Permanent left ventricular assist device: In vivo testing

Gerson Rosenberg, Alan J. Snyder, William Weiss, Thomas J. Cleary, William S. Pierce

Research output: Chapter in Book/Report/Conference proceedingConference contribution

2 Scopus citations

Abstract

An electric-motor-driven left-ventricular-assist device has been under in vivo evaluation since 1984. The device has been implanted in twelve calves, the longest surviving 174 days and the average survival being 64 days. The device contains a brushless DC motor and a rollerscrew mechanism. The mechanism produces rectilinear motion of a pusher plate, which pushes on the segmented polyurethane blood sac. In three of the twelve animal experiments, a transcutaneous energy transmission system was utilized to transmit energy across the intact skin. The reasons for termination of the experiments were a variety of factors, including cracked polysulfone blood pump cases, inlet obstruction, a broken cable, and rust on components that were manufactured of an improper material. Thromboembolic complications were seen in only one of twelve animals. Average survival times increased from an annual average of 25 days in 1984 to over 74 days in 1987.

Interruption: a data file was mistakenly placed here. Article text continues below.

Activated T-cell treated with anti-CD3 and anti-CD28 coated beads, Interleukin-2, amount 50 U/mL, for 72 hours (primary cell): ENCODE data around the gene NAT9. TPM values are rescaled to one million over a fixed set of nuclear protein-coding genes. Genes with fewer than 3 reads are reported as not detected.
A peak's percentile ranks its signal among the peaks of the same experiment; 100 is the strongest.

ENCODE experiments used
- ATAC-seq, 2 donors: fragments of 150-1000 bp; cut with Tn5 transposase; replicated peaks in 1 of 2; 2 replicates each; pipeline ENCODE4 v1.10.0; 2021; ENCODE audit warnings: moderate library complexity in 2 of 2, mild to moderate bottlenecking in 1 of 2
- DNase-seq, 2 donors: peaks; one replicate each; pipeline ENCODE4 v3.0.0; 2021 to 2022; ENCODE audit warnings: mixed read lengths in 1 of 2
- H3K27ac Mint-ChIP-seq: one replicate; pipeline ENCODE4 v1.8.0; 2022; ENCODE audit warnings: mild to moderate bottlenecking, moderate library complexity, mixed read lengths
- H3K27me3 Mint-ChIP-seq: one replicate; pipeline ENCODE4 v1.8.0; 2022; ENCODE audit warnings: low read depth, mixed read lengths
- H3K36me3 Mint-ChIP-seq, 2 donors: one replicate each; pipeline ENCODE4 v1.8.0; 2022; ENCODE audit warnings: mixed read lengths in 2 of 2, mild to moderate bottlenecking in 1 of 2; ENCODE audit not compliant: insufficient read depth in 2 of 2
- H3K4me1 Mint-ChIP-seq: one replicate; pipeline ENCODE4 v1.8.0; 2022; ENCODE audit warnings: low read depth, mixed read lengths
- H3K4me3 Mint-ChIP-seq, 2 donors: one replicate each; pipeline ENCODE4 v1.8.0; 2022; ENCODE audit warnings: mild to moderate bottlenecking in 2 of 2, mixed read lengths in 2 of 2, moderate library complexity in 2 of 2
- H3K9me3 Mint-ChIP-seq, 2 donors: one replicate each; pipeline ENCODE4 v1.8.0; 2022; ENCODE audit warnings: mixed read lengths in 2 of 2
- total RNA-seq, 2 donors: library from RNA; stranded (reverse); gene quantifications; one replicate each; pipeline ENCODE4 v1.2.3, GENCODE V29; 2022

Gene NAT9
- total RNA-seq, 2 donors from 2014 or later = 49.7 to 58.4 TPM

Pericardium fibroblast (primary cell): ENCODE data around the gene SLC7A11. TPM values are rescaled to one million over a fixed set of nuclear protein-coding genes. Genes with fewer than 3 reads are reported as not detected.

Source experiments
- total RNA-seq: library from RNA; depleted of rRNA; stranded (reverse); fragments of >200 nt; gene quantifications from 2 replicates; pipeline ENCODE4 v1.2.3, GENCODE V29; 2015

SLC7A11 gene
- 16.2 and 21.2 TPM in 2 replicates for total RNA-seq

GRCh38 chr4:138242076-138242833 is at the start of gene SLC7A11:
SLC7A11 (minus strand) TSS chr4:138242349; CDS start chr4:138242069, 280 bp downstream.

Original languageEnglish (US)
Title of host publicationIEEE/Engineering in Medicine and Biology Society Annual Conference
PublisherPubl by IEEE
Pages65-67
Number of pages3
Volume10
Editionpt 1
StatePublished - Nov 1988
EventProceedings of the Annual International Conference of the IEEE Engineering in Medicine and Biology Society - New Orleans, LA, USA
Duration: Nov 4 1988Nov 7 1988

Other

OtherProceedings of the Annual International Conference of the IEEE Engineering in Medicine and Biology Society
CityNew Orleans, LA, USA
Period11/4/8811/7/88

All Science Journal Classification (ASJC) codes

  • Engineering(all)

Fingerprint Dive into the research topics of 'Permanent left ventricular assist device: In vivo testing'. Together they form a unique fingerprint.

Cite this